(SJR note: This doesn't mean you can't change your voice from book to book, as the book requires -- think Margaret Atwood -- but the author's online voice must be consistent.)

• All panelists agreed that the days of an author creating a work and handing it off to the publisher are gone. It's now at least as much, and often more, the author who's responsible for publicizing her book. The good news is, social media makes use of strengths writers already have -- the ability to use words well -- to reach readers. One of the panelists called social media "a gift to the shy."

• To the question of whether publishers are/should be focusing resources on creating an online presence for a writer, the panelists agreed the answer was no. This is at least in part because an online presence is author-specific, not book-specific. Because an author can leave a publisher after any given book, it's not cost-effective for a publisher to build an author brand. Publishers will build their own brands. One question from the audience called this new time commitment from authors "indentured servitude." The response was call it what you will, it's necessary, and authors who don't work this system will fail.

• There was a warning sounded about the wide reach and permanent nature of online activity. Talking back to reviewers, etc., is as wrong-headed on line as it would be in a traditional venue, but the informality of the Web makes it an easy trap to fall into.

• In the end, it was agreed, authors who are successful with social media are the ones who

-- understand the available tools;
-- define themselves clearly and consistently; and
-- understand their audience.

How to do the first two is largely up to the writer. About the third, it was suggested that writers communicate with their audiences and see what seems to strike a note with them. Questions, quizzes, conversations; looking at where readers come to your books/blogs/Facebook posts from; seeing which of your blog/Twitter/Facebook posts get the most responses and what the responses are; all these things should help a writer create a "brand" and a loyal readership.


(SJR final notes on Day One: A lot of confusion and scrambling in the industry. Author branding is essential. Know your readers, be real and, at whatever level makes you comfortable, be accessible. It may also be useful to look for a way to use/help out your local indie, if you have one. Self-pubbing is something to keep an eye on. New technologies not developed yet could change the game.)



S.J. Rozan is the award-winning author of 12 novels, including the mystery series featuring private investigators Lydia Chin and Bill Smith. Her most recent work, On the Line, finds Bill in a high-stakes chase to locate the kidnapped Lydia. For more information about S.J., go to www.sjrozan.com.


Photo of S. J. Rozan with the God of Wealth by S.J. Rozan.

Friday, February 4, 2011

Notes from Digital Book World, Part 2 of 3 Parts

By S. J. Rozan

Session Three: Organizer Predictions

Mike Shatzkin of the Idea Logical Co. made some predictions about issues publishers will need to address in the next year or two:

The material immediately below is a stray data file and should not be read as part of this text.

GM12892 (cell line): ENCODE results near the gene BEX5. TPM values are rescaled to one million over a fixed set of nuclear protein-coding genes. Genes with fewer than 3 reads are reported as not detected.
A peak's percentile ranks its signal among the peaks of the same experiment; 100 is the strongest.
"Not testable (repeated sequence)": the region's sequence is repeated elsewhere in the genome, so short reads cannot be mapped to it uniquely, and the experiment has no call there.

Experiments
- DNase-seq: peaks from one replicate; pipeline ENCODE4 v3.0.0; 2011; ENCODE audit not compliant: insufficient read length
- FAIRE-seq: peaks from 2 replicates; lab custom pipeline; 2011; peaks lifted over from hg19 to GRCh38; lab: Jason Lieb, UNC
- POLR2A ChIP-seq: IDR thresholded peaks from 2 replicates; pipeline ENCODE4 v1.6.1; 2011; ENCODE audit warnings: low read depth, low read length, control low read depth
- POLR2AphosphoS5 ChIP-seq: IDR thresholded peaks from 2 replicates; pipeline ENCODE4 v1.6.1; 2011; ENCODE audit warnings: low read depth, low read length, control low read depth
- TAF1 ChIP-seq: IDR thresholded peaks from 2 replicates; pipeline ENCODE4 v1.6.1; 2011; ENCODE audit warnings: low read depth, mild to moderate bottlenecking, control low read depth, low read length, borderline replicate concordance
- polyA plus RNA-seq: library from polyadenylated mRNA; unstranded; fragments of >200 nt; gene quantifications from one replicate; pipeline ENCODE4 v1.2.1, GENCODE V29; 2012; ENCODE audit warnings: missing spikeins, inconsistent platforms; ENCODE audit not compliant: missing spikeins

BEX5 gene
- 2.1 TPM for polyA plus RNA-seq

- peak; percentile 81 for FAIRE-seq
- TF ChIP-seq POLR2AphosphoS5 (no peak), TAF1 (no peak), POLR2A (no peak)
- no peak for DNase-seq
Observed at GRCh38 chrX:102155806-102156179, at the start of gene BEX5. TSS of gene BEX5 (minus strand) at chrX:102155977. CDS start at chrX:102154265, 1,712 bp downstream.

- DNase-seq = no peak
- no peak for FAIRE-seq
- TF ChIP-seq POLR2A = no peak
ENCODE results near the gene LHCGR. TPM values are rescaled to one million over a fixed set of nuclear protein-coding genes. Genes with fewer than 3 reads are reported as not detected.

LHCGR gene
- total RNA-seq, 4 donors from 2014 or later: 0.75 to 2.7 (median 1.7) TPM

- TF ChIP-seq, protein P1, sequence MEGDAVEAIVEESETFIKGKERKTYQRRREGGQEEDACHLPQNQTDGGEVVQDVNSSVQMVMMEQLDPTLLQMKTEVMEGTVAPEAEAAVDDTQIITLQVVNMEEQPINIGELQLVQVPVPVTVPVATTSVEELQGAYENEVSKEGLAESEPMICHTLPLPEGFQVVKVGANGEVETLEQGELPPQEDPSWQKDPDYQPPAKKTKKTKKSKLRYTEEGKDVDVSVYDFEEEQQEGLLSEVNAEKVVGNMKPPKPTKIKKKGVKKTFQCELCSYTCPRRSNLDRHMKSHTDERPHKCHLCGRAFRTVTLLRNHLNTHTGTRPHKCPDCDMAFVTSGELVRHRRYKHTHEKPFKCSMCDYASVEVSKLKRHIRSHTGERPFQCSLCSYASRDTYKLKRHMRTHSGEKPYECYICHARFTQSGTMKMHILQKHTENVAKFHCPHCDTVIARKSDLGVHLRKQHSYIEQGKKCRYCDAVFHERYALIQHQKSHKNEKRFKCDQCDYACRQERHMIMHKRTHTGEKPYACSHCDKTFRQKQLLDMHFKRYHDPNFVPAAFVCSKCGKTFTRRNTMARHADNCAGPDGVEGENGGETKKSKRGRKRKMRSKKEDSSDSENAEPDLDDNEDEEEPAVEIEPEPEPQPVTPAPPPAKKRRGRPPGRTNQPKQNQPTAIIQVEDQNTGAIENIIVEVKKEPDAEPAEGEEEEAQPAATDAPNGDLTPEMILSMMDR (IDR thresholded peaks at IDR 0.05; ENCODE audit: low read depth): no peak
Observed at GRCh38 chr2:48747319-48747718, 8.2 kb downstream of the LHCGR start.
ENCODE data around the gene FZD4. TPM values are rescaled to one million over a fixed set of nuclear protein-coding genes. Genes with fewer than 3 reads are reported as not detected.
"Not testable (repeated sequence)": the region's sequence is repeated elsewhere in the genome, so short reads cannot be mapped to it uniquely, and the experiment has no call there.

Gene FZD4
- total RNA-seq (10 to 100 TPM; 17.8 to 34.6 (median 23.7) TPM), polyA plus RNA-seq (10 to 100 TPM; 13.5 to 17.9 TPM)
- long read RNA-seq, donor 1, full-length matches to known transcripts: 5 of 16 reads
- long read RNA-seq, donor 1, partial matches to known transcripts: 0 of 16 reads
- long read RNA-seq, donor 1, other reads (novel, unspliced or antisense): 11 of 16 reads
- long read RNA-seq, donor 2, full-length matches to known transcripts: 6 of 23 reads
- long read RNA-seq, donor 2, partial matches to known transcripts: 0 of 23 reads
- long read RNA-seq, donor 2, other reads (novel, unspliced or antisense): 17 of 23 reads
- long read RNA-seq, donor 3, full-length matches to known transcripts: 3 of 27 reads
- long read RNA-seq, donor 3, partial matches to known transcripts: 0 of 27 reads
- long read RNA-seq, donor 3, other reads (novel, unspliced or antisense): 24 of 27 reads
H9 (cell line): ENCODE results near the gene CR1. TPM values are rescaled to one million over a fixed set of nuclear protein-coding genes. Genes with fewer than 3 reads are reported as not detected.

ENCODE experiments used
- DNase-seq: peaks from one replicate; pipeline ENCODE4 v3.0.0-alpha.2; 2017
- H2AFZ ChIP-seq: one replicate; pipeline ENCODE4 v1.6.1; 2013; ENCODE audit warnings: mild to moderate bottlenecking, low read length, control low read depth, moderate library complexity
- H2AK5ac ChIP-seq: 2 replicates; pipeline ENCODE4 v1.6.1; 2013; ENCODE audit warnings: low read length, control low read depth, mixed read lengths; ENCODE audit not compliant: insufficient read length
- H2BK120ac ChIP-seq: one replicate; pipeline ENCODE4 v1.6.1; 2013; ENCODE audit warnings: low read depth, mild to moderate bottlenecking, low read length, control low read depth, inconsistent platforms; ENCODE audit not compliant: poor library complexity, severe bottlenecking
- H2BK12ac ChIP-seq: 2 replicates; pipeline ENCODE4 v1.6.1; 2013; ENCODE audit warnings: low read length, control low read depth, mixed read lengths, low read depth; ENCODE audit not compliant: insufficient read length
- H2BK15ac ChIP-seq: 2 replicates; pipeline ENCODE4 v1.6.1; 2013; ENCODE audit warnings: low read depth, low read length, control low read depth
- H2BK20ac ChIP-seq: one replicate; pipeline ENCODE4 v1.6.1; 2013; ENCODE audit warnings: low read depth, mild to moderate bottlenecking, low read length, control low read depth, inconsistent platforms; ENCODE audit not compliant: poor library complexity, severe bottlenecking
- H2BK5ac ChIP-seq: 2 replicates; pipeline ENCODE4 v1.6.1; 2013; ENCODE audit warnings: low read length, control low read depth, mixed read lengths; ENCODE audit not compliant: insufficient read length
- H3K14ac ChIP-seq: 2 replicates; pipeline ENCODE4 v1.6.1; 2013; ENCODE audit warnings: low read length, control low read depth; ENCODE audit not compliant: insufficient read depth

• Sooner or later, brick-and-mortar bookstores will disappear -- the chains sooner, the indies later.

• Publishers have always been dependent on intermediaries to reach their customers. Now the nature of the intermediary is changing. Publishers should not try to sell directly to consumers, but they should have a two-way street going, to reach out to consumers to make their products visible, and to gather names.

• Agents, who traditionally "cureate" before publishers do, will see their roles change mightily in the e-world.

• Ease of e-delivery world-wide will eventually make the concept of foreign sales for English-language books obsolete.


Session Four: Enhanced Content

This was a largely technical talk about multimedia and displaying across multiple platforms. The important fact for the writer is that a new set of standards is about to be released, called "epub3," that will make it much easier to provide content to all e-devices: not only written content, but photos, graphics, video and sound. (SJR note: I give smell about five years...)


Session Five: e-publishing in Europe

The gist of this session was that English-language e-publishing in Europe is a very confusing situation, while translation e-publishing of books written in English is controlled differently in different countries -- both the publishing itself, and the distribution channels. (SJR note: this is an area where an agent is absolutely essential, I think.)


Session Six: Presentation from Google

(SJR Note: This was an irritating mix of platitudes and generalizations. Google claims to see its mission, now that it's in the book business, as "reading unbound." Readers can choose what to read, where to shop, and what e-device to read on. All that was possible before Google, but they've integrated the experience. The two facts writers might want to consider are: one, that Google is "partnering" with independent bookstores -- it's a little unclear what that means right now but it's something to keep an eye on; and two, that their third largest-selling category is "thrillers." Since in the rest of their top 10 there was nothing about mystery or suspense, I think Google lumps crime and mystery all in that category.)